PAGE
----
Evidence of Active Volcano on Earth's Twin

  • 22 Mar 2023

Recently, a new study has found direct geological evidence of recent volcanic activity on Venus (also known as Earth’s twin) for the first time.

  • Researchers analysed archival radar images taken by NASA's Magellan spacecraft between 1990 and 1992 and observed a volcanic vent changing its shape and getting bigger in size in around eight months.
  • The vent is situated on the north side of a domed shield volcano that is part of the larger Maat Mons volcano, in the planet's AtlaRegio area.
  • The change in the vent's shape and size indicated an eruption or flow of magma beneath the vent.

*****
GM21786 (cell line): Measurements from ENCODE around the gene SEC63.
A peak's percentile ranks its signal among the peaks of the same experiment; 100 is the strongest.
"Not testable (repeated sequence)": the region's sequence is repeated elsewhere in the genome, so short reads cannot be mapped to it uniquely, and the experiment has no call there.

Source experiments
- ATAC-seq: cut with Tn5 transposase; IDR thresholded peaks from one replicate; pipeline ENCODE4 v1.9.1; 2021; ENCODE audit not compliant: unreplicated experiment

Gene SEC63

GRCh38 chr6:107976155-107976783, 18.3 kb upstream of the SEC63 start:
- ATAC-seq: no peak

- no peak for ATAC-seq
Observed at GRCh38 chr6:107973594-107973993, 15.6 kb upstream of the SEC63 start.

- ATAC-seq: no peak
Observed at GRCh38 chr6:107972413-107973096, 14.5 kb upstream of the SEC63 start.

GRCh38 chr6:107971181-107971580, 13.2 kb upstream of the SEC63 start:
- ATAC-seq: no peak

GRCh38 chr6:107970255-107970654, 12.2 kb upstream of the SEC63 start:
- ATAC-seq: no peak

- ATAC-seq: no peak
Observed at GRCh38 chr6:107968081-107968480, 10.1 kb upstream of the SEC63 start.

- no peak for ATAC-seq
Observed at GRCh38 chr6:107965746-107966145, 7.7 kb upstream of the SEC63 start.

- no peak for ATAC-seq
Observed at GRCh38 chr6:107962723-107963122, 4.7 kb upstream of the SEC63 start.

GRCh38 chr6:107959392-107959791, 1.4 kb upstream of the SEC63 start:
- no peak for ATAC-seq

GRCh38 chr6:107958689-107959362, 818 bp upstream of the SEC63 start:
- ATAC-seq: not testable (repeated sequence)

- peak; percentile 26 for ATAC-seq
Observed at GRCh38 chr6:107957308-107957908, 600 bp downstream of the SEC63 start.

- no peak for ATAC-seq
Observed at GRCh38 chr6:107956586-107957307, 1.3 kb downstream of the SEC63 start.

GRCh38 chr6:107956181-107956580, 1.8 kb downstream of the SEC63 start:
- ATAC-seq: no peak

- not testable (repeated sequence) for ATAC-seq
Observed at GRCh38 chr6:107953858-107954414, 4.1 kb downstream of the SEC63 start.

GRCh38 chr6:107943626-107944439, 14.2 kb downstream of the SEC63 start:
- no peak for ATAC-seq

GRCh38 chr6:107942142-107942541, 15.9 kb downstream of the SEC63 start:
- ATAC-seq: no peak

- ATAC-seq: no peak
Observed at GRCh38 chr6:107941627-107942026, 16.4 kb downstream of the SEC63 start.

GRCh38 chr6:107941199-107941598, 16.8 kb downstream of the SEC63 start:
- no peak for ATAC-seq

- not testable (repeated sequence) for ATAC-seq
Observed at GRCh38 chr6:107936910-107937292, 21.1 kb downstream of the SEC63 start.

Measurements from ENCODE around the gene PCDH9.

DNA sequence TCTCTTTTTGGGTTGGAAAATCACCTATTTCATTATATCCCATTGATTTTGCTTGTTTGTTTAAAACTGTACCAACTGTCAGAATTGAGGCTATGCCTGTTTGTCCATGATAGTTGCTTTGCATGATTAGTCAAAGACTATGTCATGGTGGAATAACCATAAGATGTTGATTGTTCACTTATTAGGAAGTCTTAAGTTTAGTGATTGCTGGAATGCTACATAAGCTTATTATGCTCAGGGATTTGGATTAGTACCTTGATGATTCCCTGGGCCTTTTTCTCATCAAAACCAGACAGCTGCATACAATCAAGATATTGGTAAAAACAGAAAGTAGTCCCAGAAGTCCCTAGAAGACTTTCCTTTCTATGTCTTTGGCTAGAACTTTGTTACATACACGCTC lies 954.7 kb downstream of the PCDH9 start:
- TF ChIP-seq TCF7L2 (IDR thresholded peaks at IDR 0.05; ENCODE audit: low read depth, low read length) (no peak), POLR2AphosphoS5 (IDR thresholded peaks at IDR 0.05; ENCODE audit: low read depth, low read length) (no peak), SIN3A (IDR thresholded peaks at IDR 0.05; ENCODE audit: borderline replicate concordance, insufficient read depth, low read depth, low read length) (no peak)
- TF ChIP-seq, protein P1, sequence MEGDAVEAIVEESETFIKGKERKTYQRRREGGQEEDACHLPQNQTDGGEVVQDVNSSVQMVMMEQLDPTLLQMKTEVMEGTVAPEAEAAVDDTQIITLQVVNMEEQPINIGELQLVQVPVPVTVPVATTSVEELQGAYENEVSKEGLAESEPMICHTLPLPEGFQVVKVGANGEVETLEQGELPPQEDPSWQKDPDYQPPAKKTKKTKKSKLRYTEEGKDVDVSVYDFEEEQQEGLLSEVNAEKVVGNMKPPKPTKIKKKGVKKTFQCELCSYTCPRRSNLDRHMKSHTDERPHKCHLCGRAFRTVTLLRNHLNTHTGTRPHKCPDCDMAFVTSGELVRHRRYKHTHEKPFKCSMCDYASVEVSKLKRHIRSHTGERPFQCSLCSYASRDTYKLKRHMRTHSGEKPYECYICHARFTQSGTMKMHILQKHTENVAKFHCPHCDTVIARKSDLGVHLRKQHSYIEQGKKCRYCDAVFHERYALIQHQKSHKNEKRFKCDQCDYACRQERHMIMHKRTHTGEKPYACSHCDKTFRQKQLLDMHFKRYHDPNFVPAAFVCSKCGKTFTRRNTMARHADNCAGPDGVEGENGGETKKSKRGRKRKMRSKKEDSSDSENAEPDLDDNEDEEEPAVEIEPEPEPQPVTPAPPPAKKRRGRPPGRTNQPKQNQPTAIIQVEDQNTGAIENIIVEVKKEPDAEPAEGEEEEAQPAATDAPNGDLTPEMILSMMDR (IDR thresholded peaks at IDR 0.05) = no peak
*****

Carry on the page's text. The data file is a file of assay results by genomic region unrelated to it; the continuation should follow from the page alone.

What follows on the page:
• The discovery challenges previous assumptions that volcanic activity on Venus might occur thousands of years apart.
  • The new findings take scientists a step further to understand the geological conditions of not just Venus but also other exoplanets.
  • As volcanoes act like windows to provide information about a planet's interior, the discovery provides insight into the planet's interior.
  • In the next decade, three new Venus missions would be launched, including the European EnVision orbiter and NASA's DAVINCI and VERITAS missions.

Exoplanets, also known as extrasolar planets, are planets that orbit stars other than the Sun. They are located outside of our Solar System and were first discovered in the 1990s. Exoplanets vary in size and composition, and some may be similar to Earth in terms of their potential habitability.